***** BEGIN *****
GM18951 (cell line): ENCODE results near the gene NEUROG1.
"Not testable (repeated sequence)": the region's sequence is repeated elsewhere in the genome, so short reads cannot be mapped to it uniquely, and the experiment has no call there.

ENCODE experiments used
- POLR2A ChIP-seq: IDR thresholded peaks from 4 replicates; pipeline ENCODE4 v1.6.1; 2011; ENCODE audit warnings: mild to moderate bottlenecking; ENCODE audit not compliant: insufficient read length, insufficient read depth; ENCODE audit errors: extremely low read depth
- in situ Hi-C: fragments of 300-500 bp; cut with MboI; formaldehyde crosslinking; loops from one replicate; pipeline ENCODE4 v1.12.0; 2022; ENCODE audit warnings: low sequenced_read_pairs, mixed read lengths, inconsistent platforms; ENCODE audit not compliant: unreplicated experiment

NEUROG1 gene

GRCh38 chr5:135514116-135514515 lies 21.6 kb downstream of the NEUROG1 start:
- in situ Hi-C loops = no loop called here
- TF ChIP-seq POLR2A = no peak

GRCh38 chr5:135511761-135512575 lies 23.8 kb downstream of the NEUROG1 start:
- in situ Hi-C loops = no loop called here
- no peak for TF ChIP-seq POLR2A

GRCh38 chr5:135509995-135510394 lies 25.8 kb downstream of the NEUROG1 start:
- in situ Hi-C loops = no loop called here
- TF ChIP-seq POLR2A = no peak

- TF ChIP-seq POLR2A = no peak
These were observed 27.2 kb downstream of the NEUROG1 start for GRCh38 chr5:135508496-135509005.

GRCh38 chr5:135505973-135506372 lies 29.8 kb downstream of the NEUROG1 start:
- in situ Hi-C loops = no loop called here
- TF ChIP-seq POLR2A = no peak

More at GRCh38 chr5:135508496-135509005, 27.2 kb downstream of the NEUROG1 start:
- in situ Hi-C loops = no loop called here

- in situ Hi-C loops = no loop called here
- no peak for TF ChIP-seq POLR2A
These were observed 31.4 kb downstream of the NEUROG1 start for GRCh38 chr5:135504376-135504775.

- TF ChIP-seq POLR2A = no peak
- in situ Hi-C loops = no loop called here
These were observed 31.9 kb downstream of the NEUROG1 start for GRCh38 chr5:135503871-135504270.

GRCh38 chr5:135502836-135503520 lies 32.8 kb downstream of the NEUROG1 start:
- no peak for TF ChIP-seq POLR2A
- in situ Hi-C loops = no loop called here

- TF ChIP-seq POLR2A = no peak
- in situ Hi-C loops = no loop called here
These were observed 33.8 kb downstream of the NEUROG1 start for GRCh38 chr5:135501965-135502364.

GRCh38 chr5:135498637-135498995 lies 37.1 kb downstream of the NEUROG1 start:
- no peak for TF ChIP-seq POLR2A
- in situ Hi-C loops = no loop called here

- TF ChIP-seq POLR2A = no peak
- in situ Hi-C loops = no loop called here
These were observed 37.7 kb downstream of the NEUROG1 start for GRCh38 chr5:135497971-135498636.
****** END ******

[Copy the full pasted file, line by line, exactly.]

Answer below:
GM18951 (cell line): ENCODE results near the gene NEUROG1.
"Not testable (repeated sequence)": the region's sequence is repeated elsewhere in the genome, so short reads cannot be mapped to it uniquely, and the experiment has no call there.

ENCODE experiments used
- POLR2A ChIP-seq: IDR thresholded peaks from 4 replicates; pipeline ENCODE4 v1.6.1; 2011; ENCODE audit warnings: mild to moderate bottlenecking; ENCODE audit not compliant: insufficient read length, insufficient read depth; ENCODE audit errors: extremely low read depth
- in situ Hi-C: fragments of 300-500 bp; cut with MboI; formaldehyde crosslinking; loops from one replicate; pipeline ENCODE4 v1.12.0; 2022; ENCODE audit warnings: low sequenced_read_pairs, mixed read lengths, inconsistent platforms; ENCODE audit not compliant: unreplicated experiment

NEUROG1 gene

GRCh38 chr5:135514116-135514515 lies 21.6 kb downstream of the NEUROG1 start:
- in situ Hi-C loops = no loop called here
- TF ChIP-seq POLR2A = no peak

GRCh38 chr5:135511761-135512575 lies 23.8 kb downstream of the NEUROG1 start:
- in situ Hi-C loops = no loop called here
- no peak for TF ChIP-seq POLR2A

GRCh38 chr5:135509995-135510394 lies 25.8 kb downstream of the NEUROG1 start:
- in situ Hi-C loops = no loop called here
- TF ChIP-seq POLR2A = no peak

- TF ChIP-seq POLR2A = no peak
These were observed 27.2 kb downstream of the NEUROG1 start for GRCh38 chr5:135508496-135509005.

GRCh38 chr5:135505973-135506372 lies 29.8 kb downstream of the NEUROG1 start:
- in situ Hi-C loops = no loop called here
- TF ChIP-seq POLR2A = no peak

More at GRCh38 chr5:135508496-135509005, 27.2 kb downstream of the NEUROG1 start:
- in situ Hi-C loops = no loop called here

- in situ Hi-C loops = no loop called here
- no peak for TF ChIP-seq POLR2A
These were observed 31.4 kb downstream of the NEUROG1 start for GRCh38 chr5:135504376-135504775.

- TF ChIP-seq POLR2A = no peak
- in situ Hi-C loops = no loop called here
These were observed 31.9 kb downstream of the NEUROG1 start for GRCh38 chr5:135503871-135504270.

GRCh38 chr5:135502836-135503520 lies 32.8 kb downstream of the NEUROG1 start:
- no peak for TF ChIP-seq POLR2A
- in situ Hi-C loops = no loop called here

- TF ChIP-seq POLR2A = no peak
- in situ Hi-C loops = no loop called here
These were observed 33.8 kb downstream of the NEUROG1 start for GRCh38 chr5:135501965-135502364.

GRCh38 chr5:135498637-135498995 lies 37.1 kb downstream of the NEUROG1 start:
- no peak for TF ChIP-seq POLR2A
- in situ Hi-C loops = no loop called here

- TF ChIP-seq POLR2A = no peak
- in situ Hi-C loops = no loop called here
These were observed 37.7 kb downstream of the NEUROG1 start for GRCh38 chr5:135497971-135498636.